Hydrogen-Based Energy Storage
Operating Agent: Dr. Michael Hirscher email@example.com
Third Party Publications:
Applied Physics A: Materials Science & Processing - Hydrogen Based Energy Storage (via SpringerLink)
Purpose and Objectives:
- Develop reversible or regenerative hydrogen storage materials fulfilling the technical targets for mobile and stationary applications.
- Develop the fundamental and engineering understanding of hydrogen storage materials and systems that have the capacity to fulfill these targets.
- Develop materials and systems for hydrogen-based energy storage including hydrogen storage for use in stationary, mobile and portable applications, and electrochemical storage
Hydrogen storage was previously addressed in three IEA HIA Tasks 12, 17 and 22. Task 22, which ended in December 2012, had grown into the largest international co-operation effort on hydrogen ever established. Task 22 mainly focused on mobile applications, but in view of a change to a regenerative energy economy, energy storage in general -- both mobile and stationary -- moved to focus. Based on the knowledge and progress within the field of solid-state H2-storage under Task 12, 17 and 22, the IEA HIA Executive Committee and its experts decided to create Task 32 for further R&D work in the area of hydrogen-based energy storage. Task 32 started 1st January 2013 with duration of 3 years. Sixteen members are participating in Task 32.
Task 32 addresses hydrogen-based energy storage by developing reversible or regenerative hydrogen storage materials. In these materials, the quantitative targets for hydrogen capacities vary significantly depending on the different applications, e.g. the gravimetric density is crucial for mobile applications whereas in stationary systems it plays a minor role. Therefore, for each specific application the targets related to volumetric density, thermodynamics, kinetics, cost and safety are totally different. The fundamental understanding of hydrogen storage mechanisms is the key for a breakthrough in the development of materials with improved properties. The focus is on hydrogen in solid compounds approached by experimental, engineering and modeling (both scientific and engineering) activities. At present, Task 32 consists of 48 R&D projects lead by project leaders from the participating countries. Most involve international collaboration, which is strongly encouraged.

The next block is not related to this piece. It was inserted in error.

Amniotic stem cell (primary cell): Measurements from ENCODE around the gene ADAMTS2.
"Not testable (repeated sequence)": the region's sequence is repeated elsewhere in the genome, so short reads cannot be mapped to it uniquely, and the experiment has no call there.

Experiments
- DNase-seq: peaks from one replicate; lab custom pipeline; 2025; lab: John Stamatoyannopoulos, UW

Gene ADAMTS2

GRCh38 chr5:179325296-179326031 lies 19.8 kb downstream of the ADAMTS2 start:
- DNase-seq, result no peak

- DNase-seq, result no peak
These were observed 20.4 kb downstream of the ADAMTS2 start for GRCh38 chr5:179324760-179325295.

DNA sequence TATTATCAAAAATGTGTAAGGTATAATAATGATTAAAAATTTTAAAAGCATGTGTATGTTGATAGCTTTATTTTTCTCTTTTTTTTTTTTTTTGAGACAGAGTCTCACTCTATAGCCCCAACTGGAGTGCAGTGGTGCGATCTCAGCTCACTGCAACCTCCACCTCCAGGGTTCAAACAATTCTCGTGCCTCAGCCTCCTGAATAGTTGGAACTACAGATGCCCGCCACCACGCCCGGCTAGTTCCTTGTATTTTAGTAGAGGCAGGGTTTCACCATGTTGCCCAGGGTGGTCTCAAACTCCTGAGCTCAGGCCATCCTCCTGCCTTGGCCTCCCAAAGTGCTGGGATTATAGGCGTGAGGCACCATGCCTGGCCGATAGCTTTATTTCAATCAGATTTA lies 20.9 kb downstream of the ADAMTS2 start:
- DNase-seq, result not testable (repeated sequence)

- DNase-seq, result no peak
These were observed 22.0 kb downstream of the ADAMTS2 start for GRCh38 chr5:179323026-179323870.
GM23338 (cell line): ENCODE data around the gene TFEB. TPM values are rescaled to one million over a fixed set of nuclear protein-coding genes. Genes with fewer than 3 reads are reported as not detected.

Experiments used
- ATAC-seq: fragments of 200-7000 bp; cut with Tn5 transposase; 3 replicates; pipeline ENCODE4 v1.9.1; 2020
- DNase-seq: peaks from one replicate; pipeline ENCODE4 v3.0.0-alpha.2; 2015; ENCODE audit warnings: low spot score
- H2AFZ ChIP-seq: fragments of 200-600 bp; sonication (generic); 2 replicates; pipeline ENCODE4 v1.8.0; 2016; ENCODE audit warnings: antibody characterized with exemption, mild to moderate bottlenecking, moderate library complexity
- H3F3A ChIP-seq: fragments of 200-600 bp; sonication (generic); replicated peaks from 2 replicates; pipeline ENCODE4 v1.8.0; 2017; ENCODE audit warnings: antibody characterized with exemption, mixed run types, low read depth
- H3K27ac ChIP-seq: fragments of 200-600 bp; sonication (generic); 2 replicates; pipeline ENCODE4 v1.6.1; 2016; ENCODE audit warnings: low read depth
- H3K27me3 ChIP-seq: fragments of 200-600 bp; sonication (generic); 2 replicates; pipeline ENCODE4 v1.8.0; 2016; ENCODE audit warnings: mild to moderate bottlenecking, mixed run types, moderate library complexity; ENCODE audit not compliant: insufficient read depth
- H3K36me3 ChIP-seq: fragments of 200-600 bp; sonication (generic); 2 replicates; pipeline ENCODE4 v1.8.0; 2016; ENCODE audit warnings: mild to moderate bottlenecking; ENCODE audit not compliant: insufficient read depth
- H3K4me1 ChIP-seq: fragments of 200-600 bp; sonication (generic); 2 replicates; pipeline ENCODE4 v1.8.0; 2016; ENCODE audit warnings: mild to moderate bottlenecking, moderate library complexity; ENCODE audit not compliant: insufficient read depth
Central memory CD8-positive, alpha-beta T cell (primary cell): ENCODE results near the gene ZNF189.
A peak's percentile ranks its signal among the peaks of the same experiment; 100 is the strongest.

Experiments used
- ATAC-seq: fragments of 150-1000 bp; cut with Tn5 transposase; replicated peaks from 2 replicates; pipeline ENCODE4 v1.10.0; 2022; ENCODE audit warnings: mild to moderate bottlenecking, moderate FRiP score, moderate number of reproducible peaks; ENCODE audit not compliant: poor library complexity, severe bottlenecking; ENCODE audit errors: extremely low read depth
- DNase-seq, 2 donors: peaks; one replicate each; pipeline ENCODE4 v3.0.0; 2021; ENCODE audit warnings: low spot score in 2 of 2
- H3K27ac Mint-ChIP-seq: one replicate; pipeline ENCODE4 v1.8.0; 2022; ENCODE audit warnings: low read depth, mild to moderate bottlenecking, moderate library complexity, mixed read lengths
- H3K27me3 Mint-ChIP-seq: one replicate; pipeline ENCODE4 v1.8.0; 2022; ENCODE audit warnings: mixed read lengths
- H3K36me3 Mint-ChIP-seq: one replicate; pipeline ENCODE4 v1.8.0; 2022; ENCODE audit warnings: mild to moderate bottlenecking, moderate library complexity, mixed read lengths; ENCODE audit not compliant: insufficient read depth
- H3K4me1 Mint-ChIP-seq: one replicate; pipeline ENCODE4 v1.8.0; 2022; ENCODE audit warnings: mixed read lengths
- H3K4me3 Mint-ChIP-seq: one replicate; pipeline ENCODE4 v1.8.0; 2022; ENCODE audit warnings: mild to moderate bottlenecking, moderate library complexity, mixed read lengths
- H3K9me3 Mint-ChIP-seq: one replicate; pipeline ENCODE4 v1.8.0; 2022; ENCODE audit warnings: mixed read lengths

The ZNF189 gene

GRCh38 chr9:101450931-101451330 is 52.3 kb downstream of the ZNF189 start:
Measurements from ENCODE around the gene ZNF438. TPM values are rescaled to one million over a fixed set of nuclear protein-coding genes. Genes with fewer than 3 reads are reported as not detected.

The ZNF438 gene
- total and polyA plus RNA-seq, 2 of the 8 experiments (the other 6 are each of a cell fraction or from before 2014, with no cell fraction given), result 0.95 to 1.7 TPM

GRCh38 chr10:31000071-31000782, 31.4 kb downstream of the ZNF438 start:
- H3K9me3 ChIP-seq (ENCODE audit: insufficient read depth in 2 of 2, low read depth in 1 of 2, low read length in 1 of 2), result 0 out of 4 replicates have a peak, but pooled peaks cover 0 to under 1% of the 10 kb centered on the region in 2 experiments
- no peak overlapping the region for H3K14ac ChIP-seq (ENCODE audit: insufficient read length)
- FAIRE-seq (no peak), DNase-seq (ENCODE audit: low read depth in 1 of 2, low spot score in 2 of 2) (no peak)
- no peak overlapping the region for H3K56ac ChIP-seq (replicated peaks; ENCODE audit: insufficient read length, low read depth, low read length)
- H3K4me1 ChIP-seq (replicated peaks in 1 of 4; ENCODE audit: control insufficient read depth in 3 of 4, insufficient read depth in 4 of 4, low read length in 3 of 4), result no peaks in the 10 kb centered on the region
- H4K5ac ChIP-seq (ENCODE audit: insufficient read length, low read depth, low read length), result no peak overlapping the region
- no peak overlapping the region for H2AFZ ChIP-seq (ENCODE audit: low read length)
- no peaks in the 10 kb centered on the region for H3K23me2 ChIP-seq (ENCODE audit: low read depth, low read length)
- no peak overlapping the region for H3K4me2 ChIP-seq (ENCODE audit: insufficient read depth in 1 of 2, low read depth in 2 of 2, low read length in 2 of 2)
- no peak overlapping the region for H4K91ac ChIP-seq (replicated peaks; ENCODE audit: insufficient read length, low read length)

The projects are divided into five working groups:
- Porous materials (coordination polymer framework compounds, MOFs, ZIFs, COFs, and carbon-based compounds)
- Magnesium-based hydrogen and energy storage materials
- Complex and liquid hydrides (borohydrides, alanates, amides/imides-systems, magnesium-based compounds, reactive hydride composites and rechargeable liquid hydrogen carriers)
- Electrochemical storage of energy (MH-batteries, ion-conduction)
- Heat storage – concentrated solar thermal using metal hydrides
Participants: Australia, Belgium, Denmark, France, Germany, Greece, Israel, Italy, Japan, Lithuania, Netherlands, Norway, Korea, Sweden, Switzerland, UK, USA